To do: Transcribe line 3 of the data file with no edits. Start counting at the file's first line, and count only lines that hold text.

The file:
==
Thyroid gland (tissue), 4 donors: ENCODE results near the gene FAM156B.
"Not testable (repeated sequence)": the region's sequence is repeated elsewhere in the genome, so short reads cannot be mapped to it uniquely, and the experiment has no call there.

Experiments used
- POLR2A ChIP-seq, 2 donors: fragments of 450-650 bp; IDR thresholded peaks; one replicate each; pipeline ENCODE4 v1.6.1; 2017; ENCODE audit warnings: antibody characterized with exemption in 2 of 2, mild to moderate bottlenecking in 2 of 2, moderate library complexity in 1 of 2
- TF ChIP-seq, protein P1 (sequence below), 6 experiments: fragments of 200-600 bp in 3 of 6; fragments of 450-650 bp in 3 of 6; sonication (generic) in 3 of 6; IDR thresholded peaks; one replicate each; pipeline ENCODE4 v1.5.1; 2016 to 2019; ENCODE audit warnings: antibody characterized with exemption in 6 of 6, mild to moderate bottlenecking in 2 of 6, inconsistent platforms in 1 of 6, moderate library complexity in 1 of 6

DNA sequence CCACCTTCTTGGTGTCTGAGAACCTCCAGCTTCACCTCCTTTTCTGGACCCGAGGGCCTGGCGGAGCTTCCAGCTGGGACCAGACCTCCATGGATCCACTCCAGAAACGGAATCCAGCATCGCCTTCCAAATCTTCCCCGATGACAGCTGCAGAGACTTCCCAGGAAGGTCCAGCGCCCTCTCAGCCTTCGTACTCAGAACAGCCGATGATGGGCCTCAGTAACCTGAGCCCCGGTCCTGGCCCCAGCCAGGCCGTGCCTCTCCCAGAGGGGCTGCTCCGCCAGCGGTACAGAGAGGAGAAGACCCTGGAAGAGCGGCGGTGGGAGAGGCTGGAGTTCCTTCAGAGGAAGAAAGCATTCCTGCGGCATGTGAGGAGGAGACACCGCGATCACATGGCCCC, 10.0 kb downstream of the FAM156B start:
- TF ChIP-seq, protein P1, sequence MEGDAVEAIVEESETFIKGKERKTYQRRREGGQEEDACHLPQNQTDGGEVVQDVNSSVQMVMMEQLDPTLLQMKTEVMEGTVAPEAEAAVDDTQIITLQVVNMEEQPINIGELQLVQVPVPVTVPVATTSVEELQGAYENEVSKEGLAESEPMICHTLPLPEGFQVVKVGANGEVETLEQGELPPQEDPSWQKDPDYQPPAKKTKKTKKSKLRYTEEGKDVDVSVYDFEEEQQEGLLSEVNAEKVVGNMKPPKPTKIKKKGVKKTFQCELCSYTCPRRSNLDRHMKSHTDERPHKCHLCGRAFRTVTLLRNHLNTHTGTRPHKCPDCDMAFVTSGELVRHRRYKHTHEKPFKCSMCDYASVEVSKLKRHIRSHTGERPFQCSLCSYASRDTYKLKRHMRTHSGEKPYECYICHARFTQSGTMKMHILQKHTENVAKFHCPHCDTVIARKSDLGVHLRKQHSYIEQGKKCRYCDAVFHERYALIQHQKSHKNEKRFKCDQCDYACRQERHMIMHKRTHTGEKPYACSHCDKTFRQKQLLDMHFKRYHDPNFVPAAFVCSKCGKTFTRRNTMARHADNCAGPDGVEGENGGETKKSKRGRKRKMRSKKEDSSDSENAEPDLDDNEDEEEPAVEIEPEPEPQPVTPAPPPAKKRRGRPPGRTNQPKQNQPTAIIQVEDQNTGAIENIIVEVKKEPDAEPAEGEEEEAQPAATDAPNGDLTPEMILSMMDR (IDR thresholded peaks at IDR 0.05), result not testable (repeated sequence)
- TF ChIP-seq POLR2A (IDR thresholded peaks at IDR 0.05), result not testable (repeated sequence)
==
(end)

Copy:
Experiments used